- Associated Press - Tuesday, January 31, 2017

JEFFERSON CITY, Mo. (AP) - The Missouri Supreme Court on Tuesday ruled a recent constitutional amendment allows prosecutors to present more evidence in child sex abuse cases, regardless of when the alleged abuse happened.

In a 6-0 ruling, Supreme Court judges said past criminal allegations can be used in child sex abuse trials from December 2014 forward - when the amendment took effect.

The issue came up after a Missouri man accused of a child sex crime in 2013 said allegations of past crimes shouldn’t be used in his upcoming trial.

Kendrick Tipler, 34, pleaded guilty to endangering the welfare of a child in 2005. He was initially charged with first-degree statutory rape, but he accepted the plea deal for a charge with less prison time, according to court documents.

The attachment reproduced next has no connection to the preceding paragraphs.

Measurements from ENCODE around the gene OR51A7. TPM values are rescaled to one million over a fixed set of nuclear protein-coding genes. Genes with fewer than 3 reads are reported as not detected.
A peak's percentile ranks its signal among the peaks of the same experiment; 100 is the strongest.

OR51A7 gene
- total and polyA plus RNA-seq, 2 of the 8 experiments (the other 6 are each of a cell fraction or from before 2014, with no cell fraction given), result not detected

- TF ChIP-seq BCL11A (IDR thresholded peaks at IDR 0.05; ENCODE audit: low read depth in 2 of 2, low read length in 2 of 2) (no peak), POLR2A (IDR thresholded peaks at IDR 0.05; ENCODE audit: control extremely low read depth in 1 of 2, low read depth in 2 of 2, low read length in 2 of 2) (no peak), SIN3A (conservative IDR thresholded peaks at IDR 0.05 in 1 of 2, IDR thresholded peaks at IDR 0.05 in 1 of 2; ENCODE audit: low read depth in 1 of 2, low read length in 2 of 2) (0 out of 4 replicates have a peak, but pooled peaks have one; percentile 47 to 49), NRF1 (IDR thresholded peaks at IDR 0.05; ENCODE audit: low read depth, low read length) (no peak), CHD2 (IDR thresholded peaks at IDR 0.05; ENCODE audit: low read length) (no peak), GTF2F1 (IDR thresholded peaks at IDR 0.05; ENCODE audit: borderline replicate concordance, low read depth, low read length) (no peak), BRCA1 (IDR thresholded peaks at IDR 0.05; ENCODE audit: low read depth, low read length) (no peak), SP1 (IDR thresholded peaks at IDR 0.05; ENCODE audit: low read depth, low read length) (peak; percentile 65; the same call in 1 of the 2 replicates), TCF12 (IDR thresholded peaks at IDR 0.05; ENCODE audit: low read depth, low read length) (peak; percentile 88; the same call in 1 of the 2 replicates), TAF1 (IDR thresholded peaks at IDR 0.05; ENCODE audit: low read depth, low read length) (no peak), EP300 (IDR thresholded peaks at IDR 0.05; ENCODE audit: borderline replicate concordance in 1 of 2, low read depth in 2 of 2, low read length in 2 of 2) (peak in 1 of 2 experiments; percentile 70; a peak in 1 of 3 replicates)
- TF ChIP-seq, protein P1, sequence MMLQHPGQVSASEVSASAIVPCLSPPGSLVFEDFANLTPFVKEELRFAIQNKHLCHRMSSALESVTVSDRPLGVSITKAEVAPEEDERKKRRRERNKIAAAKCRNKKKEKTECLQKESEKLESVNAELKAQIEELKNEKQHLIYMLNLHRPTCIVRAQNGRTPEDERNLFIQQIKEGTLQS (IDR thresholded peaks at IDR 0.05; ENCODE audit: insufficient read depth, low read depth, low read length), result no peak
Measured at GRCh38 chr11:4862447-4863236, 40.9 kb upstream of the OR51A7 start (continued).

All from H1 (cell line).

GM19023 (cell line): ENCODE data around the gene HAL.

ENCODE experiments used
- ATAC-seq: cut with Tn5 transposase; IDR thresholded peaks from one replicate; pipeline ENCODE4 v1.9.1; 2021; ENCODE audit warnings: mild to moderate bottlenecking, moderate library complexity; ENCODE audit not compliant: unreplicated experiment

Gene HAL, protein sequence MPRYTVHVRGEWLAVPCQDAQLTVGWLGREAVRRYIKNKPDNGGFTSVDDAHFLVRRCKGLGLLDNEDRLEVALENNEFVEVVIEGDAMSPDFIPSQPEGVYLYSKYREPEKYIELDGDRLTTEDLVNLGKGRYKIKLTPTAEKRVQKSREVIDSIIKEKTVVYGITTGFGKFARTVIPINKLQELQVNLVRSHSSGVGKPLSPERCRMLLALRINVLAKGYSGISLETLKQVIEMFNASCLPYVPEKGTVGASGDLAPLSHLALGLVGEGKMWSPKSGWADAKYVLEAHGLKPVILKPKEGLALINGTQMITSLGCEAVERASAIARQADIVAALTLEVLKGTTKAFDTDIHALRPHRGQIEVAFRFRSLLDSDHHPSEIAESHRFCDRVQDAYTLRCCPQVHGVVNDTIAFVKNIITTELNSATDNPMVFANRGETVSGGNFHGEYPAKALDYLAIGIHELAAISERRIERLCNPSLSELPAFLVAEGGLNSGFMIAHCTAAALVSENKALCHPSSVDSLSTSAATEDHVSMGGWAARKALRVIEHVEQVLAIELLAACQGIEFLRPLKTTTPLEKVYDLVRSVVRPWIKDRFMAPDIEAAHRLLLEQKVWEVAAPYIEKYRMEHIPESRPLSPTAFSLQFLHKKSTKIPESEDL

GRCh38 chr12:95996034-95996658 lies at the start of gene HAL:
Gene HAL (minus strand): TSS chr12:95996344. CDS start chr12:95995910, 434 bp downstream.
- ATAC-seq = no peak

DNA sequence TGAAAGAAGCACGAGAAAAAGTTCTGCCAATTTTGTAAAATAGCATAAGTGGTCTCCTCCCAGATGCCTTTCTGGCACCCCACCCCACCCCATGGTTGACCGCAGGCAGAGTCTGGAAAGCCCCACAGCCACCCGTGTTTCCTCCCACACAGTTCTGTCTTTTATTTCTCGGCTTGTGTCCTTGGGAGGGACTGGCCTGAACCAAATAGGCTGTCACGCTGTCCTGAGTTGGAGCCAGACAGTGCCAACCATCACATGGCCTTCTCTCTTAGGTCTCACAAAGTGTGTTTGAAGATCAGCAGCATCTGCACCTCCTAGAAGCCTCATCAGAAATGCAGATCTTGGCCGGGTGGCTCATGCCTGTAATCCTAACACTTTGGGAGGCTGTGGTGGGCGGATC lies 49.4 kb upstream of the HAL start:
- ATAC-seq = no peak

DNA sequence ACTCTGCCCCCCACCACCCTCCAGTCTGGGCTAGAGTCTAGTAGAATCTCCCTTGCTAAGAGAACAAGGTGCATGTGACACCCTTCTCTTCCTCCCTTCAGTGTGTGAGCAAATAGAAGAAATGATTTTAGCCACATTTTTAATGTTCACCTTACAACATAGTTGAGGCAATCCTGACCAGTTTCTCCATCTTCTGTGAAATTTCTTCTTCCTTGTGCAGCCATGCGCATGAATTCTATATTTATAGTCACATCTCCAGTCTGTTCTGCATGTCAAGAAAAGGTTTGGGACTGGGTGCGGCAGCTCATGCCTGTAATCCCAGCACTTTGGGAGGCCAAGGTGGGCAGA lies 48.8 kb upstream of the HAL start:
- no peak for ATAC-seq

Tipler is now charged for an alleged attempted sexual act against a child in 2013. After a trial in that case in 2015 ended with a hung jury, the judge ruled that prosecutors could use Tipler’s past conviction as evidence in another trial.

Tipler’s public defender, Leslie Hazel, declined comment. She argued to Supreme Court judges that the change shouldn’t apply to crimes that allegedly happened before the amendment took effect.

But Supreme Court judges said the constitutional change “applies to all trials occurring on or after the effective date of the amendment, regardless of when the crimes are alleged to have occurred,” according to the judges’ ruling Tuesday.

“There is no basis in the text of this provision to limit its application to crimes that are alleged to have occurred after (it took effect), and there is no other basis on which to impose such a limitation,” the judges wrote.

The judges didn’t specifically weigh in on how Tipler’s criminal trial should be handled and said he should raise any objections on the use of evidence during the trial.

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